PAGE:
Person centred practice are ways of commissioning, providing and organising services rooted in listening to what people want, to help them live in their communities as they choose. These approaches work to use resource flexibly designed around what is important to an individual from their own perspective and work to remove any cultural and organisational barriers. People are not simply placed in pre-existing services and expected to adjust, rather the service strives to adjust to the person. Person – centred practice is treatment and care and considers the needs of the individual.
Individuals have a role in planning the supports they receive and the staff that are hired. Regularly look at peoples lives to see what is working and not working. Employees know their roles and responsibilities in supporting people. Staff are matched with people based on skill and common interests. Person-centred practice is treating patients as they want to be treated.
Person-centred care has been defined as treating people as individuals and ensuring they are fully involved in the planning process. By being involving, discussing and consulting with the individual regards their care plans, it can be deemed that verbal consent has been given to the care provider. By enabling the individual to make choices and contribute in the decision making process the individual has consented to the care to be administered. Choice involves providing the person with alternatives from which to choose and respecting the decision that is made, as far as possible. Consent means giving permission, an informed decision, permit, approve or agree. A persons capacity to consent is considered to be affected by three main processes: comprehension (ability to understand and retain information) decision making (ability to weigh up information and reach a decision) and communication (ability to communicate the decision made).
Legally a competent adult can either give or refuse consent to care, even if that refusal may result in harm to harm to them. You must respect their refusal just as much as they would their consent. It is important that the person is fully informed with regards the consequences of their refusal EG: medication has been refused. If an individual refuses to give consent a record should be made. If an individual lacks the Mental Capacity to give consent to care. The Mental Capacity Act 2005 allows people over the age of 16 to appoint a proxy decision maker. The MCA has been in force since 2007 and applies to England and Wales. The primary purpose of the MCA is to promote and safeguard decision making within a legal framework. It does this in two ways: By empowering people to make decisions for themselves wherever possible and by protecting people who lack capacity by providing a flexible framework that places individuals at the heart of the decision making process. By allowing people to look ahead for a time in the future when they might lack the capacity for any number of reasons.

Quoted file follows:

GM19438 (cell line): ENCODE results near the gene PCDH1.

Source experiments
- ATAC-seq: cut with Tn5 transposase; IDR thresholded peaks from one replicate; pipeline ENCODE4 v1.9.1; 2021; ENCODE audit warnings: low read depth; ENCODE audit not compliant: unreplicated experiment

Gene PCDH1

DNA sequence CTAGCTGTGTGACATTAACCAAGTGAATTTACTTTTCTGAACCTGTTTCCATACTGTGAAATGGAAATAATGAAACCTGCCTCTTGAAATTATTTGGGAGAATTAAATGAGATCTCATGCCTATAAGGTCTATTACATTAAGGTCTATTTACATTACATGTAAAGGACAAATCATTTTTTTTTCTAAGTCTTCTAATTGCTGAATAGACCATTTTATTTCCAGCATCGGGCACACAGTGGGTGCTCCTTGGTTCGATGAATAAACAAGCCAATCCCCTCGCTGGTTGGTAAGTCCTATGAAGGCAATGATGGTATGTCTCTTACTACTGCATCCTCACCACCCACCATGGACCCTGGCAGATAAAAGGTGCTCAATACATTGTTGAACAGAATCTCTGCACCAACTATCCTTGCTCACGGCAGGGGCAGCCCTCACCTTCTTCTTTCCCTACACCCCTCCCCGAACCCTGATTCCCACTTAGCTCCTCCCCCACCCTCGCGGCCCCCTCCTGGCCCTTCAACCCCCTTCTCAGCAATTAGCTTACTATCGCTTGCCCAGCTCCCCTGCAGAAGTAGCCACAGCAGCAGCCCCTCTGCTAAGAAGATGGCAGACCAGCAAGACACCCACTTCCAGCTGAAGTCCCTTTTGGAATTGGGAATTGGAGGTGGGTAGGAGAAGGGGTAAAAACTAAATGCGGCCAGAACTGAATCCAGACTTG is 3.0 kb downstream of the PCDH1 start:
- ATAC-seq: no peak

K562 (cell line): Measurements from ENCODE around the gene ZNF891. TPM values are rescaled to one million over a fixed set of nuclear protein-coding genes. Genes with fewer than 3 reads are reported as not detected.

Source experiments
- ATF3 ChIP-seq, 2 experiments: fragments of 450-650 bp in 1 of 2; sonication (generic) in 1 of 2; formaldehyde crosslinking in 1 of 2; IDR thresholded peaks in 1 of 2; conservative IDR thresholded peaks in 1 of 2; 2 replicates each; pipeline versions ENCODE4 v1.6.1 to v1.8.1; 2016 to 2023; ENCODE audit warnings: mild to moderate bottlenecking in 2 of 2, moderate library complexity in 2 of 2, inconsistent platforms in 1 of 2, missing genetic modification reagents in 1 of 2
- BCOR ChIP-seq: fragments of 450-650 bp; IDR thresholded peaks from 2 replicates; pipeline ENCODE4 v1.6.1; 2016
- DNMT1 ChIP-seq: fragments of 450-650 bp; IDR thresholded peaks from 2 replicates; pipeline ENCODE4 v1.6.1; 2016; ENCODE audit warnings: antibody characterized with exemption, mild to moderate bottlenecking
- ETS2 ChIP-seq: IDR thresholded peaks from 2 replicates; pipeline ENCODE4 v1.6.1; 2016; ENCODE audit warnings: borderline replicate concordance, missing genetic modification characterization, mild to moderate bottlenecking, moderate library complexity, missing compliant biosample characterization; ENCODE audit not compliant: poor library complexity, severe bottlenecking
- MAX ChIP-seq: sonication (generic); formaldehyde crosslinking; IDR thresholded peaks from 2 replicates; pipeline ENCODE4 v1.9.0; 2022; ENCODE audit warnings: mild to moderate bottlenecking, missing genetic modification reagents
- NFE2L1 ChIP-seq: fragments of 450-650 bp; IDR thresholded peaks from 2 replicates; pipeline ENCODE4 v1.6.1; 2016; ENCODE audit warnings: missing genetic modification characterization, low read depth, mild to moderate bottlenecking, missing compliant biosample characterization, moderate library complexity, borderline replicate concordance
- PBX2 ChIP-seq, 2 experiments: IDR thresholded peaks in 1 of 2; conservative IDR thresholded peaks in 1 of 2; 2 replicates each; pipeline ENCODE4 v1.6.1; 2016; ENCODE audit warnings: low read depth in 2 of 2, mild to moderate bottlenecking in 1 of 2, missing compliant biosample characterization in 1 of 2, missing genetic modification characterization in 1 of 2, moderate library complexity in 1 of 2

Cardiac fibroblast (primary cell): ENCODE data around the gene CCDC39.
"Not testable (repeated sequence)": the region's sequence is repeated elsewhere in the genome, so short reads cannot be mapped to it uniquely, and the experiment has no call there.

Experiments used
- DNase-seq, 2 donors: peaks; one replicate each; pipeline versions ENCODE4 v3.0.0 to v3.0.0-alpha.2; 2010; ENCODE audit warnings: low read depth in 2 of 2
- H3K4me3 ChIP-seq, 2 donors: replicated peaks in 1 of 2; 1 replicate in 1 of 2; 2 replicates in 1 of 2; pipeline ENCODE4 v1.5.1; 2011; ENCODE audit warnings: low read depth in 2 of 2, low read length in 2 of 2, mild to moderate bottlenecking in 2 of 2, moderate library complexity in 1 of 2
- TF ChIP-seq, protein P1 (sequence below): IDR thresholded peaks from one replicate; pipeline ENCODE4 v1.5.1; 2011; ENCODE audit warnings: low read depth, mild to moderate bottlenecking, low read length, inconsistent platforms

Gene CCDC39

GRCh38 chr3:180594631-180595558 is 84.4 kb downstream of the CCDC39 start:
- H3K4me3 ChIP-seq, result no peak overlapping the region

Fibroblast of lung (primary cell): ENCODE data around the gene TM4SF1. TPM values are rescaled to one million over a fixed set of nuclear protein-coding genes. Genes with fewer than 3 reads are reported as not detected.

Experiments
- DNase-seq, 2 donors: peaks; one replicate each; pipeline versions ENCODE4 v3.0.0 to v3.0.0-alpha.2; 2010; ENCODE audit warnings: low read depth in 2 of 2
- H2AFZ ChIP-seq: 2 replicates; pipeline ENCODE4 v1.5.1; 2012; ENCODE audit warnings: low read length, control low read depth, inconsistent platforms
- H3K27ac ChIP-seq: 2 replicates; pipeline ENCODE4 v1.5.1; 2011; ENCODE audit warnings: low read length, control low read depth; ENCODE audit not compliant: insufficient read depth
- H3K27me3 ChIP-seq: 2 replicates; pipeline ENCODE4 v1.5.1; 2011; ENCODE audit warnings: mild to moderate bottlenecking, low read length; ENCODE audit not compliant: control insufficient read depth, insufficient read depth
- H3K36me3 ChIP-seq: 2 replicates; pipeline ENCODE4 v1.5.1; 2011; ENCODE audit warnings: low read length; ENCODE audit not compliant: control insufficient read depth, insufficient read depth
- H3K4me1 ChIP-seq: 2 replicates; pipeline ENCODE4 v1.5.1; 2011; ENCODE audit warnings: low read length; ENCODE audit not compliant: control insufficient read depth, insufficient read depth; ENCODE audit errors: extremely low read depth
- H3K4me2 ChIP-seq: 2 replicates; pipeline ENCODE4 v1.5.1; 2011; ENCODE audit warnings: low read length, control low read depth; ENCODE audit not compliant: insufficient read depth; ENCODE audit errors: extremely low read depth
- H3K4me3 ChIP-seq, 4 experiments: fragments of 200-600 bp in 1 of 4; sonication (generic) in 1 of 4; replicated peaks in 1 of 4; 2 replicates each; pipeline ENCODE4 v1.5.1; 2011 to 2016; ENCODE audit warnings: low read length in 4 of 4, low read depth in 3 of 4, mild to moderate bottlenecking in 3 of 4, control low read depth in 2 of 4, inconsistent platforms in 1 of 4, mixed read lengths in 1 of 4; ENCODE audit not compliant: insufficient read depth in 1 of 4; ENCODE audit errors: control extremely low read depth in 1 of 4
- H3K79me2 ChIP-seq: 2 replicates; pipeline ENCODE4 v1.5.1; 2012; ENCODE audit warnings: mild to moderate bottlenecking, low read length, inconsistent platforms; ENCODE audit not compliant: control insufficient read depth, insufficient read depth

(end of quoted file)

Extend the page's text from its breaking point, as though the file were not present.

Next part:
Wellbeing and quality of life for most people is enhanced through meaningful involvement and activity. It is crucial that individuals are involved in decisions that affect them. There are many ways in which such involvement can be facilitated and encouraged. Services should recognise the importance of social contact and companionship and on-going links with social networks. Your organisation should support continued community involvement, easy access to transport and the opportunity to participate in social and leisure activities. Maintaining social contact is also important to social identity and fulfilment. Active support is a proven model of support that encourages people with learning disabilities to plan the best use of their time, with the correct level of support to engage or participate in all activities that make day -to-day living. It empowers and motivates, changing the focus of support from caring for to supporting and working with.